September 1, 2023
By Dwight Akerman, OD, MBA, FAAO, FBCLA, FIACLE
One of the most uncomfortable conversations for optometrists is discussing myopia management fees with parents. Since myopia management is a sub-specialty, professional expertise and therapies are more expensive. Many optometrists delegate these discussions entirely to poorly trained staff, while others muck through the conversation with mixed success. So, what do successful practices do differently to have more parents say “YES” to the prescribed therapy regimen?
All the work establishing value for your expertise and treatments should have been done before you discuss fees with the parents of a myopic child. As discussed in the August 1st edition of Review of Myopia Management, because most parents have never heard of myopia management or the eye health dangers of myopia, excellent communication is essential to get the parents to say “YES” to your recommended treatment plan. Great eye care professionals communicate with their patients in a way that is clear, concise, and easy to understand. They take the time to listen to patient and parental concerns and answer any questions they may have…all while staying on schedule.
Patients should already be convinced that your recommended treatment plan is in the best interest of their child. Present the global fee package and then stop talking. Often, patients will accept the fee package immediately, so don’t interrupt an impending affirmative response with further explanation.
When parents are uncomfortable with myopia management fees, optometrists often become defensive or overexplain fees, creating further hesitation. Remember that your professional services and expertise aren’t for everybody. Be willing to accept that some parents will “think about it” and never return with their child or simply ask for single-vision glasses or contact lenses for their child. The takeaway message is don’t over-defend or overexplain your fees.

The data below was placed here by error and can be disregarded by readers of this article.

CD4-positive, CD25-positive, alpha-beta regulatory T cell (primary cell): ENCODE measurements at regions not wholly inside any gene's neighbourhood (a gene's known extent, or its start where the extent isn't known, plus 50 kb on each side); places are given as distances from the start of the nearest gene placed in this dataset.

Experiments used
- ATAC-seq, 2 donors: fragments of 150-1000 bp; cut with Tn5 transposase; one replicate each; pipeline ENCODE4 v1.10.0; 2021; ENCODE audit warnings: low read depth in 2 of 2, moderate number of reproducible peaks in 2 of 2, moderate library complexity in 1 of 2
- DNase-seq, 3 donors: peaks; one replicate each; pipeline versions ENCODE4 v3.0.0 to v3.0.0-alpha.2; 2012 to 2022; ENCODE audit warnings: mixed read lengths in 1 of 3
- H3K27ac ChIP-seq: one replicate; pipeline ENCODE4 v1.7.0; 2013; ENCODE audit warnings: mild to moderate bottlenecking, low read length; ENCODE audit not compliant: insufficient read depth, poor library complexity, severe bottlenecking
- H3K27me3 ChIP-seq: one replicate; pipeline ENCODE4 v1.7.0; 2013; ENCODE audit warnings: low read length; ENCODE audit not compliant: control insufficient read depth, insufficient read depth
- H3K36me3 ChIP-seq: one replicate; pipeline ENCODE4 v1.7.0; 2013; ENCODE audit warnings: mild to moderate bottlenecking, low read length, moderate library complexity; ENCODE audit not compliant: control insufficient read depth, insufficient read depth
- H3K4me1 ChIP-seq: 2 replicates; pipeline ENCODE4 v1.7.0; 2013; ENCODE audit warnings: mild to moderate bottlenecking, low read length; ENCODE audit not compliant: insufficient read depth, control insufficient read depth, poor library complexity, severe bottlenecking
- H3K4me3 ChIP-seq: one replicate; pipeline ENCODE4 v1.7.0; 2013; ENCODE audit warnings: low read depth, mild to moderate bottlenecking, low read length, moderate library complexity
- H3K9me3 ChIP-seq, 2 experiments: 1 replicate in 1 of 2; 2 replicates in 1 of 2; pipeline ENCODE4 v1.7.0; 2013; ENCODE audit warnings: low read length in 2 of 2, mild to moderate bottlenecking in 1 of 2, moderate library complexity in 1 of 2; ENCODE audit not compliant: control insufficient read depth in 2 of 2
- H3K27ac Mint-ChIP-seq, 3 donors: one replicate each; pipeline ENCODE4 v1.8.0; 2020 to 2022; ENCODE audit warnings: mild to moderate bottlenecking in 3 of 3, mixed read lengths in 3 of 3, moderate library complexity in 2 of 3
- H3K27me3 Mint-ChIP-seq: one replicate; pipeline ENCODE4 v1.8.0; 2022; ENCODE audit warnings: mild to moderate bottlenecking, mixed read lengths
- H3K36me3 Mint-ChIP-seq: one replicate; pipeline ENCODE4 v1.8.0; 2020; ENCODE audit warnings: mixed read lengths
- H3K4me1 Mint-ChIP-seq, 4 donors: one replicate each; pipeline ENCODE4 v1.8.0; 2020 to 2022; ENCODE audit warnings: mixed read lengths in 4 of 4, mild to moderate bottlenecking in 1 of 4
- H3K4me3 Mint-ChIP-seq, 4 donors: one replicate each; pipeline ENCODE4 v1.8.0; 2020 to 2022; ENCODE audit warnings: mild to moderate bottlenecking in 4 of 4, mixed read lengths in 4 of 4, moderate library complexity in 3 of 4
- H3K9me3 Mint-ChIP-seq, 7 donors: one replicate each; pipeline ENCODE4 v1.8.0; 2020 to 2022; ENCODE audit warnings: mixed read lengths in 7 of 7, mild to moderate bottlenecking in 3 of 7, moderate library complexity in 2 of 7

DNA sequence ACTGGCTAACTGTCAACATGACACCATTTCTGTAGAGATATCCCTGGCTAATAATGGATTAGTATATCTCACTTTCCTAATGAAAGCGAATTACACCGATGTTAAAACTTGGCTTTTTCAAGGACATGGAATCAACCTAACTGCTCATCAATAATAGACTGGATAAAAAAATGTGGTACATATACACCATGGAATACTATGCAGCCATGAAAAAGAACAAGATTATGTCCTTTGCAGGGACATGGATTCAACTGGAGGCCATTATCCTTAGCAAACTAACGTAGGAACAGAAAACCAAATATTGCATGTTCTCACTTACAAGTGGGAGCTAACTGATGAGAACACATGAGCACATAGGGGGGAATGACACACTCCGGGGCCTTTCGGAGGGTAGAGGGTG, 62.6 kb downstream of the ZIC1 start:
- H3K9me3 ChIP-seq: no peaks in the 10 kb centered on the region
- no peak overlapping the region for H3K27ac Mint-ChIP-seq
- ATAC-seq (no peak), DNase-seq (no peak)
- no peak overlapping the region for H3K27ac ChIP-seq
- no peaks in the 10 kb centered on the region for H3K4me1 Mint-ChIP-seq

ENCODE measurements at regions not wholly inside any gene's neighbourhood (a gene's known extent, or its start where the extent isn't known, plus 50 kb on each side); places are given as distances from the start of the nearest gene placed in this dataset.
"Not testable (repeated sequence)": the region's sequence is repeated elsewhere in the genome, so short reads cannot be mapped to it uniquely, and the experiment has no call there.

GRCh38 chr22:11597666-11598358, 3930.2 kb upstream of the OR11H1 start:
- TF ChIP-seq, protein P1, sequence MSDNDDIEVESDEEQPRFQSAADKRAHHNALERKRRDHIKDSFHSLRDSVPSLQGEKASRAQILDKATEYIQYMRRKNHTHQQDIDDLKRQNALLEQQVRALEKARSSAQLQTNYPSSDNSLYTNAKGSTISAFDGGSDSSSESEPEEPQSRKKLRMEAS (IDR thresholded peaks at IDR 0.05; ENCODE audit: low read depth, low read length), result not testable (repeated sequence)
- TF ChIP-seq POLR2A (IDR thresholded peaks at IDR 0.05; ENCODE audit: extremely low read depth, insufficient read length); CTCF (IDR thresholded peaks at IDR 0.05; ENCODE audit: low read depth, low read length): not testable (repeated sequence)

A much-debated question is: should optometrists present myopia management (or any other) fees, or should trained staff do it? There is no right or wrong answer to this persistent question. Some optometrists choose not to discuss fees at all because they are uncomfortable with it and believe it is unprofessional. Instead, they enlist their “Myopia Manager” or “Myopia Management Specialist” to explain fees to parents and close the prescribed treatment plan.
It is not uncommon for doctors to avoid discussing fees. Many physicians, including ophthalmologists, do not discuss fees whatsoever because their time and expertise are better utilized in direct patient care. Instead, they hand over patients to highly skilled staff members who understand the fee schedule, insurance coverage (if any), and payment options.
You can have the most remarkable clinical skills in the world, but your influence and impact will significantly diminish if you and your staff cannot persuade parents to follow your recommendations and accept your fees. The more confident you and your staff are with your myopia management fees, the more confident parents will be in accepting your recommendations.
Best professional regards,
Dwight H. Akerman, OD, MBA, FAAO, FBCLA, FIACLE
Chief Medical Editor